You are herecontent / The Guardian: "Leaderless on the left"
The Guardian: "Leaderless on the left"
The mood in America is shifting against the Iraq war, but it has found inadequate expression in Congress
Monday August 22, 2005
The myth of Rosa Parks is well known. The tired seamstress who boarded a bus in Montgomery, Alabama, in December 1955 and refused to give up her seat to a white man has become one of the most enduring legends of the civil rights era. Her subsequent arrest started the bus boycott that launched the civil rights movement. It transformed the apartheid of America's southern states from a local idiosyncrasy to an international scandal and turned a previously unknown 26-year-old preacher, Martin Luther King, into a household name.
"She was a victim of both the forces of history and the forces of destiny," said King. "She had been tracked down by the zeitgeist - the spirit of the times." The reality was somewhat different. Parks was no victim. The zeitgeist did not track her down; she embodied it. She had a long history of anti-racist activism and had often been thrown off buses for resisting segregation. Far from being a meek lady in need of a foot massage she was a keen supporter of Malcolm X, who never fully embraced King's strategy of non-violence.
"To call Rosa Parks a poor, tired seamstress and not talk about her role as a community leader and civil rights activist as well, is to turn an organised struggle for freedom into a personal act of frustration," writes Herbert Kohl in his book She Would Not Be Moved.
The story of collective struggles is all too often filtered through the experience of an individual. In a bid to render the account more palatable and popular, the personal takes precedence over the political. As a result the story may reach a wider audience; but by the time they receive it, the agendas and the issues involved have often become distorted - to the detriment of both the individual and the movement.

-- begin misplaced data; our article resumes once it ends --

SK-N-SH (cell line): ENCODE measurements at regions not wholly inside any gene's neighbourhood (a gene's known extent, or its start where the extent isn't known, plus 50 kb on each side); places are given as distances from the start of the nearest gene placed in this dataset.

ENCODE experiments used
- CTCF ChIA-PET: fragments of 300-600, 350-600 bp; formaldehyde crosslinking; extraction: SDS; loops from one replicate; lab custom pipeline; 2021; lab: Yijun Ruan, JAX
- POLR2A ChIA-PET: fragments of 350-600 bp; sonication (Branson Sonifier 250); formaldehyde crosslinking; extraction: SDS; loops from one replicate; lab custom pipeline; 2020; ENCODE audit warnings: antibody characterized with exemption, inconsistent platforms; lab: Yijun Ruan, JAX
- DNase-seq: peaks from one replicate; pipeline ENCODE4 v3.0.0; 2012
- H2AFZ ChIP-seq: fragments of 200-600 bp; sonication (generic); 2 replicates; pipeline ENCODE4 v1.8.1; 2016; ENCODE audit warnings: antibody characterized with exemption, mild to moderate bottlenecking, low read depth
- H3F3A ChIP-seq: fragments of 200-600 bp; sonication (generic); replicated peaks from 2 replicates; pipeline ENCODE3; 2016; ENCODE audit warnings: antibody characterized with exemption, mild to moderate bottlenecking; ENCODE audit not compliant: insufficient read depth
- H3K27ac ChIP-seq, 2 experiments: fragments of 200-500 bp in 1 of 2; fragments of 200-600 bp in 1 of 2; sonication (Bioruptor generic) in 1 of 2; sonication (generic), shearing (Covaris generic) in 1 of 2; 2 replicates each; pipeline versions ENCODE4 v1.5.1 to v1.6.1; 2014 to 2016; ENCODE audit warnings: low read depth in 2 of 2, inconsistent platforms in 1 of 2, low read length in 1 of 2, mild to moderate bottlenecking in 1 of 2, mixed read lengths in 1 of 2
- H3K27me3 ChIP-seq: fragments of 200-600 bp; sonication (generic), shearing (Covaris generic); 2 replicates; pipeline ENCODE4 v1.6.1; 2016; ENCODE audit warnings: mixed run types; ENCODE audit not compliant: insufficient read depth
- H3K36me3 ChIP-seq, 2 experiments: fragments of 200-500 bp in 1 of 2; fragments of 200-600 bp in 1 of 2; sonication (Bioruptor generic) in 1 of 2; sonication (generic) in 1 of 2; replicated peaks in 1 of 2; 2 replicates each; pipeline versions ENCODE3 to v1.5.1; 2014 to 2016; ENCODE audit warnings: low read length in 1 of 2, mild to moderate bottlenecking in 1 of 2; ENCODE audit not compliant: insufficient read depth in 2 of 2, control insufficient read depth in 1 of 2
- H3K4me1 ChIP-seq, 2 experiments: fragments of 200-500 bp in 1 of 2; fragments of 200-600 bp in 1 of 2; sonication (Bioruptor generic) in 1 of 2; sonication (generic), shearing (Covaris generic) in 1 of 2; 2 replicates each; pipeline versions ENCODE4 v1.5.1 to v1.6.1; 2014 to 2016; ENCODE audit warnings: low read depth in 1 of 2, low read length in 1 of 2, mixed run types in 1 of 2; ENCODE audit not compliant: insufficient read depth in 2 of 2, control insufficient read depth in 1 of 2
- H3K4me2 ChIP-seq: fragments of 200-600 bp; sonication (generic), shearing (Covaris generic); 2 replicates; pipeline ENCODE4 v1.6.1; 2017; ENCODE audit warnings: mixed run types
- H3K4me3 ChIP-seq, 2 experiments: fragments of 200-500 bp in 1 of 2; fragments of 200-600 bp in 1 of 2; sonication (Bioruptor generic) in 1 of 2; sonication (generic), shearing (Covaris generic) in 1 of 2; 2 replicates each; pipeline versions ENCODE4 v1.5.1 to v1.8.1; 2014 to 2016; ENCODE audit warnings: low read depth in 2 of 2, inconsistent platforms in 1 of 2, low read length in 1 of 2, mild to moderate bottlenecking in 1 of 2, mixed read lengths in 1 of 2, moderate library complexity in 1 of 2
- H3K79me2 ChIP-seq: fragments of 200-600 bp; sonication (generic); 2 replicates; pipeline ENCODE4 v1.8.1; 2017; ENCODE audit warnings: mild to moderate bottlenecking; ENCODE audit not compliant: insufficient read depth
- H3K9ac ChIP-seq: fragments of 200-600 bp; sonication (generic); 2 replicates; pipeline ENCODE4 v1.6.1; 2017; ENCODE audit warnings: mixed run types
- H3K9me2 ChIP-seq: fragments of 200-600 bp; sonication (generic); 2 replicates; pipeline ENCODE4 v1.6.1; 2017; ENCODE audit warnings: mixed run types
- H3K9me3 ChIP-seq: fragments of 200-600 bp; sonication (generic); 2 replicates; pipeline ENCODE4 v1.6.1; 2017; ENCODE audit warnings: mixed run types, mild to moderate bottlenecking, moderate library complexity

The story of Cindy Sheehan, the 48-year-old woman whose son Casey was killed in Iraq in April 2004, is one such example. Until late last week, Sheehan was camping outside President George Bush's ranch in Crawford, Texas, demanding to see the president. "I want to ask him, why did my son die?" she told the Guardian. "What was this noble cause you talk about? And if the cause is so noble, when are you going to send your daughters over there and let somebody else's son come home?"
Sheehan, who has met the president once before and was not impressed, had planned to stay at what became known as Camp Casey for the whole of August but had to leave on Thursday because her mother became sick.
With the help of PR consultants she was packaged as a grieving Everymother who wanted answers. Capturing the public imagination, over the past two weeks she has been a regular feature on US cable and network news, the letters pages and newspaper editorials. In turn, she has re-energised the anti-war movement. On Wednesday, thousands of people across the country attended 1,627 vigils in solidarity with her cause.
Her popularity has made her a prime target for the right. One commentator on Rupert Murdoch's Fox channel branded her a "crackpot"; Christopher Hitchens derided her for "spouting piffle" and lambasted her protest as "dreary, sentimental nonsense". Talk-radio king Rush Limbaugh said her story "is nothing more than forged documents - there's nothing about it that's real". The backlash continued this weekend with the launch of a "You Don't Speak for Me Cindy" tour heading for Crawford with the support of rightwing talk radio hosts, to set up a pro-war camp.